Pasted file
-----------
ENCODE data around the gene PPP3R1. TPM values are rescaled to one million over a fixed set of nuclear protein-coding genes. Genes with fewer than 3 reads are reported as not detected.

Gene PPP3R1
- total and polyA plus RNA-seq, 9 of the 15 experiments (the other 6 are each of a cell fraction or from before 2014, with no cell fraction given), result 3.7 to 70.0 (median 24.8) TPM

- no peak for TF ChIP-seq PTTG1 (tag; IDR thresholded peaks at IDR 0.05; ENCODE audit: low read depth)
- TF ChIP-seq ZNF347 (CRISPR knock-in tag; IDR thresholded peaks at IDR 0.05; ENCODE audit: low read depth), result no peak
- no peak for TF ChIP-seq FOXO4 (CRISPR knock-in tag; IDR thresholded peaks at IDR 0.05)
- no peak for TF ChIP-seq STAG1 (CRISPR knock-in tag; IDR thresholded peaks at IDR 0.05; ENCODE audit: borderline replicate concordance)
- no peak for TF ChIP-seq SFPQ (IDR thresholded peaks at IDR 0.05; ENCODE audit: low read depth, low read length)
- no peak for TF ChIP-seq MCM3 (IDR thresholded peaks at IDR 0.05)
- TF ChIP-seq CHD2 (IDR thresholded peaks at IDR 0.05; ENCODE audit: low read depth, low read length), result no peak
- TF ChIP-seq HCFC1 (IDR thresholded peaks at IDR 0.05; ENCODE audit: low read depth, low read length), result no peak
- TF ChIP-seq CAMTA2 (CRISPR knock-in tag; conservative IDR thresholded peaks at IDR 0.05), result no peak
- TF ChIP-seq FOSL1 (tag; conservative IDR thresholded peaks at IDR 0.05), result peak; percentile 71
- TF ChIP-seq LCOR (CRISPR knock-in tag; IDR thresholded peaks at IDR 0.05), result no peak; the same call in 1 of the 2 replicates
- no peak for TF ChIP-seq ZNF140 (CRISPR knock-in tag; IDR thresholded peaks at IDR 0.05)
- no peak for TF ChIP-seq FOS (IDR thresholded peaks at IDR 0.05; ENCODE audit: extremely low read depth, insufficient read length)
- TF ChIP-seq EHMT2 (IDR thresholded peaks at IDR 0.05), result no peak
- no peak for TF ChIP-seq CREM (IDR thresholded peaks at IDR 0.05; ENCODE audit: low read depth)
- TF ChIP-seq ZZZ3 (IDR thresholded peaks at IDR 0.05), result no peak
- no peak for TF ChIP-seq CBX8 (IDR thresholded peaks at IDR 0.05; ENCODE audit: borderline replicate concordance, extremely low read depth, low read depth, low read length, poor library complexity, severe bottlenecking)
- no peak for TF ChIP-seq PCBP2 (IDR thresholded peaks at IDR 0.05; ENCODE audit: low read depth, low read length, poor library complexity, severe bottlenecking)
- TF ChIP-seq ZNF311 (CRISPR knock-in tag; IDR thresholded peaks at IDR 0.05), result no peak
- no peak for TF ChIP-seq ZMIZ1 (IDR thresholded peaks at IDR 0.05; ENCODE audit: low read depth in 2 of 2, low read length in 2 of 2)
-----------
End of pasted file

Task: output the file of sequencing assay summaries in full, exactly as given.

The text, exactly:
ENCODE data around the gene PPP3R1. TPM values are rescaled to one million over a fixed set of nuclear protein-coding genes. Genes with fewer than 3 reads are reported as not detected.

Gene PPP3R1
- total and polyA plus RNA-seq, 9 of the 15 experiments (the other 6 are each of a cell fraction or from before 2014, with no cell fraction given), result 3.7 to 70.0 (median 24.8) TPM

- no peak for TF ChIP-seq PTTG1 (tag; IDR thresholded peaks at IDR 0.05; ENCODE audit: low read depth)
- TF ChIP-seq ZNF347 (CRISPR knock-in tag; IDR thresholded peaks at IDR 0.05; ENCODE audit: low read depth), result no peak
- no peak for TF ChIP-seq FOXO4 (CRISPR knock-in tag; IDR thresholded peaks at IDR 0.05)
- no peak for TF ChIP-seq STAG1 (CRISPR knock-in tag; IDR thresholded peaks at IDR 0.05; ENCODE audit: borderline replicate concordance)
- no peak for TF ChIP-seq SFPQ (IDR thresholded peaks at IDR 0.05; ENCODE audit: low read depth, low read length)
- no peak for TF ChIP-seq MCM3 (IDR thresholded peaks at IDR 0.05)
- TF ChIP-seq CHD2 (IDR thresholded peaks at IDR 0.05; ENCODE audit: low read depth, low read length), result no peak
- TF ChIP-seq HCFC1 (IDR thresholded peaks at IDR 0.05; ENCODE audit: low read depth, low read length), result no peak
- TF ChIP-seq CAMTA2 (CRISPR knock-in tag; conservative IDR thresholded peaks at IDR 0.05), result no peak
- TF ChIP-seq FOSL1 (tag; conservative IDR thresholded peaks at IDR 0.05), result peak; percentile 71
- TF ChIP-seq LCOR (CRISPR knock-in tag; IDR thresholded peaks at IDR 0.05), result no peak; the same call in 1 of the 2 replicates
- no peak for TF ChIP-seq ZNF140 (CRISPR knock-in tag; IDR thresholded peaks at IDR 0.05)
- no peak for TF ChIP-seq FOS (IDR thresholded peaks at IDR 0.05; ENCODE audit: extremely low read depth, insufficient read length)
- TF ChIP-seq EHMT2 (IDR thresholded peaks at IDR 0.05), result no peak
- no peak for TF ChIP-seq CREM (IDR thresholded peaks at IDR 0.05; ENCODE audit: low read depth)
- TF ChIP-seq ZZZ3 (IDR thresholded peaks at IDR 0.05), result no peak
- no peak for TF ChIP-seq CBX8 (IDR thresholded peaks at IDR 0.05; ENCODE audit: borderline replicate concordance, extremely low read depth, low read depth, low read length, poor library complexity, severe bottlenecking)
- no peak for TF ChIP-seq PCBP2 (IDR thresholded peaks at IDR 0.05; ENCODE audit: low read depth, low read length, poor library complexity, severe bottlenecking)
- TF ChIP-seq ZNF311 (CRISPR knock-in tag; IDR thresholded peaks at IDR 0.05), result no peak
- no peak for TF ChIP-seq ZMIZ1 (IDR thresholded peaks at IDR 0.05; ENCODE audit: low read depth in 2 of 2, low read length in 2 of 2)